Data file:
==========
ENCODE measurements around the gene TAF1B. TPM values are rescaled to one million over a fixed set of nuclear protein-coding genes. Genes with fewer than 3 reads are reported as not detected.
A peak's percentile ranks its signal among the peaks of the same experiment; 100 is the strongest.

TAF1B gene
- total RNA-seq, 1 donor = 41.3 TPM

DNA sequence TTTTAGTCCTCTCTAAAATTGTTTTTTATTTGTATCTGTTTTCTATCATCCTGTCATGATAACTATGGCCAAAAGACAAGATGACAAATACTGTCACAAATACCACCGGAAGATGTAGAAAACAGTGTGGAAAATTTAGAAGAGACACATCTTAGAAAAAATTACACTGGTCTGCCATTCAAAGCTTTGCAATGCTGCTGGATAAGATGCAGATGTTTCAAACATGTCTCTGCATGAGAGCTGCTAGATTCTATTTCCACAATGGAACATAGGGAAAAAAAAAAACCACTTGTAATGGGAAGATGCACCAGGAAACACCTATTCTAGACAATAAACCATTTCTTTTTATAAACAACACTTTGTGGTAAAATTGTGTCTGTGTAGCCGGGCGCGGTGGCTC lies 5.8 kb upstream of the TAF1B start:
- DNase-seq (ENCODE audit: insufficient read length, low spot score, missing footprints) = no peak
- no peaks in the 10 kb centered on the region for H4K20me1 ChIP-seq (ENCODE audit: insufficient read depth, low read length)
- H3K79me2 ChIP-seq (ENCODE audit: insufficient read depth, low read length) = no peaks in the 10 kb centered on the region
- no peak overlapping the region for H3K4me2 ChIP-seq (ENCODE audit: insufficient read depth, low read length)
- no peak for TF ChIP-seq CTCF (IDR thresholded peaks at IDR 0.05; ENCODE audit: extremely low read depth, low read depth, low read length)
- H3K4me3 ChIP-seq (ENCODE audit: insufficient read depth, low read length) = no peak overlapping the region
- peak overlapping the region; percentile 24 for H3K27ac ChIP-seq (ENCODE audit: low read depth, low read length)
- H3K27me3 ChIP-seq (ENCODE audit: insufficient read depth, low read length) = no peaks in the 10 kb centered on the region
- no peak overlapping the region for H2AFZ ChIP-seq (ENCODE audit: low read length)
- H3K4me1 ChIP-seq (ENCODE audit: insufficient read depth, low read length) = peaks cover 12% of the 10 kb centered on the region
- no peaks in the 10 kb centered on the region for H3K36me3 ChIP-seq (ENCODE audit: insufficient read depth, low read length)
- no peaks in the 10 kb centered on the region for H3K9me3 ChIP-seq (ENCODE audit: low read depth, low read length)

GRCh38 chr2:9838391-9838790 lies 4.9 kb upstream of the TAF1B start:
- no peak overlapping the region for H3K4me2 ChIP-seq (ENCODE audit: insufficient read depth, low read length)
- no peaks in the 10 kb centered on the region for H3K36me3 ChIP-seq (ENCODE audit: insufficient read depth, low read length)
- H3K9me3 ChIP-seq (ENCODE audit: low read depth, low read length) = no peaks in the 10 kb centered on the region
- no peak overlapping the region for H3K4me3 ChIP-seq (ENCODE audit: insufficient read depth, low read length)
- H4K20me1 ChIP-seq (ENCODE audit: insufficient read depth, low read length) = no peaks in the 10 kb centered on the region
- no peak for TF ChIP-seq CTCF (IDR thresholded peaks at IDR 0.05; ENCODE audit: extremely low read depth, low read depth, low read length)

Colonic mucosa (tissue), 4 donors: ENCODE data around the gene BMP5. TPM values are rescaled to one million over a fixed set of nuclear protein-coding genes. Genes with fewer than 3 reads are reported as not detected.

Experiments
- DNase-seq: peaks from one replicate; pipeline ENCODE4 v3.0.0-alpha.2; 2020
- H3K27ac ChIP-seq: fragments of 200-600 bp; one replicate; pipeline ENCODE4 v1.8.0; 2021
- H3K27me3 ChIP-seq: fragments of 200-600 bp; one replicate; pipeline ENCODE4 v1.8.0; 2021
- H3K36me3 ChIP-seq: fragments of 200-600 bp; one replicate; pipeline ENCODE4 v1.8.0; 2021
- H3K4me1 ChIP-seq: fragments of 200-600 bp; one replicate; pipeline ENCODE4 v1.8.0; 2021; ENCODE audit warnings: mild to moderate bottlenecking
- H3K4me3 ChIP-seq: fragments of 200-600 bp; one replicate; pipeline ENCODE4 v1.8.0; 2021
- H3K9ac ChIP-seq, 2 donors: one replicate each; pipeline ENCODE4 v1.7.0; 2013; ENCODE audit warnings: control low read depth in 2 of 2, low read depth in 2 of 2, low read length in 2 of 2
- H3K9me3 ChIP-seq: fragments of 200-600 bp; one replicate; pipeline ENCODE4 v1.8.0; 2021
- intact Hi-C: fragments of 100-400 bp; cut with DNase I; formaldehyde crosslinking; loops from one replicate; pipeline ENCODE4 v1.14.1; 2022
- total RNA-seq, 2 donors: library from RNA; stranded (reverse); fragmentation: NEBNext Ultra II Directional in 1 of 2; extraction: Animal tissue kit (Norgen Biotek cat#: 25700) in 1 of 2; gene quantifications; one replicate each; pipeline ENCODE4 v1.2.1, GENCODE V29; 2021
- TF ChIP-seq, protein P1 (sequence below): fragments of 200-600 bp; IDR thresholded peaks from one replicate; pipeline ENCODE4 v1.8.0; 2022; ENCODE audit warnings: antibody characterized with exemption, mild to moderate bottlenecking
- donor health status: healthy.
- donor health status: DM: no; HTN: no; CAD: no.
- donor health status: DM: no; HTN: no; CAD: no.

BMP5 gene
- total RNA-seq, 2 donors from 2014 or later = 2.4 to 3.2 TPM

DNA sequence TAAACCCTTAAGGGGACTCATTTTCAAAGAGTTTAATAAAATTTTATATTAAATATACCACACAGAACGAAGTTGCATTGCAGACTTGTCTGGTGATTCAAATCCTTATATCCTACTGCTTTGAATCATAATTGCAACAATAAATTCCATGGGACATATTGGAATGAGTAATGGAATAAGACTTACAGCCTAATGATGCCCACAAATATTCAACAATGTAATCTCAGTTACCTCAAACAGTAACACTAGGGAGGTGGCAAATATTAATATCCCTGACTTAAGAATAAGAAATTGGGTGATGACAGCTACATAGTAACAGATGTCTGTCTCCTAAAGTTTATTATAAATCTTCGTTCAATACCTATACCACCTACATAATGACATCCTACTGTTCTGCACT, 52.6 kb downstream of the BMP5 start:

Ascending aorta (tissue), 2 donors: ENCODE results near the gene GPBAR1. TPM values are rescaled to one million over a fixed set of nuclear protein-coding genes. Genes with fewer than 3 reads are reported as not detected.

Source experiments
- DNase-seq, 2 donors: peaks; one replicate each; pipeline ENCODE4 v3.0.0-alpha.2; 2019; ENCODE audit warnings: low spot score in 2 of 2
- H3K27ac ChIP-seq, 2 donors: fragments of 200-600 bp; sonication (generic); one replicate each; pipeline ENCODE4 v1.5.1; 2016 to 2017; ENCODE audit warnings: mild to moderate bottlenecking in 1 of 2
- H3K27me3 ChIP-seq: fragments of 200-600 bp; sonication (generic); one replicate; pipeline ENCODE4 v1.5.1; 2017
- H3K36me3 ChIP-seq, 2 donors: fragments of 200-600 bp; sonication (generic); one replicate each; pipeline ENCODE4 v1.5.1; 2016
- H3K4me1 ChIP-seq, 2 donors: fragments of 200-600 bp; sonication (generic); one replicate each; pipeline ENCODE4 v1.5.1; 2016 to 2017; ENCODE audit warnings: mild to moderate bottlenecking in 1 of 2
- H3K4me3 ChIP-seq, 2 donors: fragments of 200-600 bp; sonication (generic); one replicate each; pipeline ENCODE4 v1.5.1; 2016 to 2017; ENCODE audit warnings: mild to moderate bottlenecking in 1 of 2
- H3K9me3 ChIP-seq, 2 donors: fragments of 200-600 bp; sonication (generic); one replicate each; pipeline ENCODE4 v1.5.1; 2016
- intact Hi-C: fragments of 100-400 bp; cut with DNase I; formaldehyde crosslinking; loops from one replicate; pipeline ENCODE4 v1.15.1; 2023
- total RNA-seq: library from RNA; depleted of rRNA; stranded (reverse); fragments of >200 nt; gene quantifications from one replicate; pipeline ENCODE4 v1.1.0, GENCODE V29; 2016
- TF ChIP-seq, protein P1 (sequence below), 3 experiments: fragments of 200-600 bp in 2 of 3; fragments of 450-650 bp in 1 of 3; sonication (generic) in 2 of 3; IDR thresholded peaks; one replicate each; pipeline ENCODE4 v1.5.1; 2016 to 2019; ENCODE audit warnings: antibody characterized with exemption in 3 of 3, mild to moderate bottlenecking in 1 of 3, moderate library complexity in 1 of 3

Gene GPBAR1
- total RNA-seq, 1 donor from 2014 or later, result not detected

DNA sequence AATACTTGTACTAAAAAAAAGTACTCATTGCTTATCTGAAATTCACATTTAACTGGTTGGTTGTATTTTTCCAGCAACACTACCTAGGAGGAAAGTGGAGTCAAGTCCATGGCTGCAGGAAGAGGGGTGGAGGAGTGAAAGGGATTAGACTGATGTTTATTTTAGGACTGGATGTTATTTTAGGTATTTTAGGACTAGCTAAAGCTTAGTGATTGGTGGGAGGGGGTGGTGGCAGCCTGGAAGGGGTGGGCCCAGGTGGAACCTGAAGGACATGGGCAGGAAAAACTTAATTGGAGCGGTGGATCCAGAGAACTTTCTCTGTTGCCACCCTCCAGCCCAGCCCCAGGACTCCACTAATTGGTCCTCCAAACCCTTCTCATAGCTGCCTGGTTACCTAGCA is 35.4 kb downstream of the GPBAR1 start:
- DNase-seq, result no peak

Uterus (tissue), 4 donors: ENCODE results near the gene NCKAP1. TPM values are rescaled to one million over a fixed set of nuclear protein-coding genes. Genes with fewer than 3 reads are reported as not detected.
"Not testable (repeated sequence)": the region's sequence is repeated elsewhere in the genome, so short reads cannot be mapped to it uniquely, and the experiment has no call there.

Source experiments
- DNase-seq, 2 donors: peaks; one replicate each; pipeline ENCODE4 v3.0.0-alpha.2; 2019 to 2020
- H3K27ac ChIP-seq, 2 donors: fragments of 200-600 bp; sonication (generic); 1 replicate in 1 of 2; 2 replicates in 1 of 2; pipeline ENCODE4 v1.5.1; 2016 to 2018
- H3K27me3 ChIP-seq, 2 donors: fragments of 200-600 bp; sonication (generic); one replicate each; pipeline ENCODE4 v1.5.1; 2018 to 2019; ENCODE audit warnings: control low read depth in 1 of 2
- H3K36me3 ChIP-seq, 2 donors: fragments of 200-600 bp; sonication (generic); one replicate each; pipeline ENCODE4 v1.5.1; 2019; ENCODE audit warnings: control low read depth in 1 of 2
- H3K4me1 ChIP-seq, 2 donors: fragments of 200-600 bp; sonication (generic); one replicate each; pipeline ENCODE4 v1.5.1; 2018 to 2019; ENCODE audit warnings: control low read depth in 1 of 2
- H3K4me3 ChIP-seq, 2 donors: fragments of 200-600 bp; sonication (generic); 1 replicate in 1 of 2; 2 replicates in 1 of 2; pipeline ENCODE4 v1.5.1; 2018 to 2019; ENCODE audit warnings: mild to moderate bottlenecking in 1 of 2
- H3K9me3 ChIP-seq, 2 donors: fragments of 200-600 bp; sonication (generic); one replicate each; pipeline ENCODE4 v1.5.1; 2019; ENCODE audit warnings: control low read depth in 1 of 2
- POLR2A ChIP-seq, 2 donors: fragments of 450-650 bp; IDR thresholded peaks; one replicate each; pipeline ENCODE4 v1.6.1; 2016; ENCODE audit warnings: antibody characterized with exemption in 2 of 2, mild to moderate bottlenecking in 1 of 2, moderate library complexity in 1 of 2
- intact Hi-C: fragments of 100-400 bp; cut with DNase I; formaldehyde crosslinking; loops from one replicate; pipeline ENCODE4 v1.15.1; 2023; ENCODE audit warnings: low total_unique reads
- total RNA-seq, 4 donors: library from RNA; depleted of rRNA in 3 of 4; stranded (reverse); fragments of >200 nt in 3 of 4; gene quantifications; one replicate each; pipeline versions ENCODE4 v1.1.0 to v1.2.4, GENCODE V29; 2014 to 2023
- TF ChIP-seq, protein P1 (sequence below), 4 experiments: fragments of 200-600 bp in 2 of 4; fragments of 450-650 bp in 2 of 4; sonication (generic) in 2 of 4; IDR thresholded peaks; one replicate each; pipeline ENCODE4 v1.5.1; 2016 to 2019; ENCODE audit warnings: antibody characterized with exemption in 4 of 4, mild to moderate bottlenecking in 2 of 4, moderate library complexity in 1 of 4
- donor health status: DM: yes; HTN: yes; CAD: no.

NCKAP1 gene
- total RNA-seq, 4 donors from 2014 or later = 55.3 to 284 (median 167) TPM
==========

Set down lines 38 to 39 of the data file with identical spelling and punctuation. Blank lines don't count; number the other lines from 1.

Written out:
- donor health status: healthy.
- donor health status: DM: no; HTN: no; CAD: no.